Thursday, April 22, 2010

What I Want to Know Is, What's the Chicken-Squirrel Exchange Rate?

So, the person who will almost certainly defeat Harry Reid and represent Nevada in the US Senate said this:

"Let's change the system and talk about what the possibilities are. I'm telling you that this works. You know, before we all started having health care, in the olden days, our grandparents, they would bring a chicken to the doctor. They would say I'll paint your house."

... yes, because Wellpoint will be more than happy to negotiate payment-in-kind for your insurance. Pharmaceutical companies are just eager and willing to give people their medicines and let them "work off" what they owe. And hospitals, now for the most part run by for-profit corporations, are ready and willing to take payment for your stay and surgery in livestock.

And then the Nevada Republican Party DEFENDS this woman:

Although the party is officially neutral in the primary between Lowden, former UNLV basketball player Danny Tarkanian and former state Rep. Sharron Angle, Nevada GOP communications director Ciara Turns nevertheless offered a vigorous defense of Lowden's statements, and condemned the Democrats for the way that Lowden is being attacked.

"Well it's pretty clear that they're attacking the way she conveyed her message because they can't attack her message," said Turns. "Her message is pretty clear. She was clearly trying to make the point that if we moved away from an insurance-based system and more people started paying cash for their health care, then prices would come down. But they don't want to address that. The left doesn't, Harry Reid's campaign doesn't want to address that, because it's a legitimate point that they can't argue. And so they've decided to go after the way she delivered her message instead of the substance of it."

Um, NO. The whole point of bringing in barter is, health care has become too expensive for the average person to pay cash. It's also become much too complicated and networked for any patient to negotiate fees and payment with all the many people- primary care doctor, specialist, lab technicians, pharmaceuticals, hospital corporations, clerical workers- that might be involved in their treatment.

But this is just one wingnut, right? Right?


Bell's made his comments last week, during discussion of a proposed state law that would attempt to nullify the federal health care insurance mandate in the state of Tennessee. Here is a transcript of a dialogue in committee between Bell and Democratic state Rep. Joe Towns, courtesy of the Nashville Scene, as Bell explained that many people get along without insurance:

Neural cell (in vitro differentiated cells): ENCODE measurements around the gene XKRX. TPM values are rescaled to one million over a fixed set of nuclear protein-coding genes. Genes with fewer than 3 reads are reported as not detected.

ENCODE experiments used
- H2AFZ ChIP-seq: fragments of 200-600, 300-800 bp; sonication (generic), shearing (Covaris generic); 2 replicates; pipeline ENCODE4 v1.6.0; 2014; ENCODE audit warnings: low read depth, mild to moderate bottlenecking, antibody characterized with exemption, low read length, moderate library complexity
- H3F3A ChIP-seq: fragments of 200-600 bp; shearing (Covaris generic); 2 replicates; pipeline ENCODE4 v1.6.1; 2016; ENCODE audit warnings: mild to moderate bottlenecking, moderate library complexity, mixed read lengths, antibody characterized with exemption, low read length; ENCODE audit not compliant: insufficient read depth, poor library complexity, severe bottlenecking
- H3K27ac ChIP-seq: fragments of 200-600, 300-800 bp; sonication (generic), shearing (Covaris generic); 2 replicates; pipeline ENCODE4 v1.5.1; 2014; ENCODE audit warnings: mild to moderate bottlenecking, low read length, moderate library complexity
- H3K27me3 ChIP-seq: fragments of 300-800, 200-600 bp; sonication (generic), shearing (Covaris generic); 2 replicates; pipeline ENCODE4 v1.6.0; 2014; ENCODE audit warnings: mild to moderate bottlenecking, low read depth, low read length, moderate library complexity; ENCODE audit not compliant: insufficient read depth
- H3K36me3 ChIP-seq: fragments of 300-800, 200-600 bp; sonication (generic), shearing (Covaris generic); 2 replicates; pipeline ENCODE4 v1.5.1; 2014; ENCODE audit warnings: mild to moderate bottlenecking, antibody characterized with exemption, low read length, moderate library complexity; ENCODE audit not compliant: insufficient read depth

Bell: They're some of the healthiest people you have ever seen. They pay cash when they go to the doctor. They work out arrangements with the hospitals if their children have to be hospitalized. This is an individual choice that we're talking about.

Towns: You're saying they pay cash? For organ transplants and cancer and heart cases, they pay cash?

Bell: I said they pay cash or work out other arrangements. I know for a fact. I know someone in the medical field who has been paid with vegetables from the Mennonite community.

Towns: That's an anomaly. That's not how the system works. I can't take a sack of vegetables down to the utility company and pay my utility bill on my house. Nobody's going to take vegetables for payment. We can't run the country on vegetables and horse trading.

The core of the Republican position is this: if you're too poor to pay cash for your health, you should only get whatever health care you can pay for in barter.

Now, I for one would be quite happy to see for-profit insurance corporations outlawed. I believe insurance is a confidence scheme made legal- you pay for a policy, and then the person who sold you the policy seeks any excuse imaginable not to pay you if you try to collect on it.

But the end of insurance has to be replaced with some workable system- otherwise everything goes crash. Doctors go bankrupt. Hospitals close. Health care at all levels suddenly becomes much more scarce- and thus much more expensive, as demand spikes above supply.

But Republicans, being rich enough to pay cash for their health care, don't care. After all, if you're too poor to pay a doctor it must be your own fault, riiiiiight?

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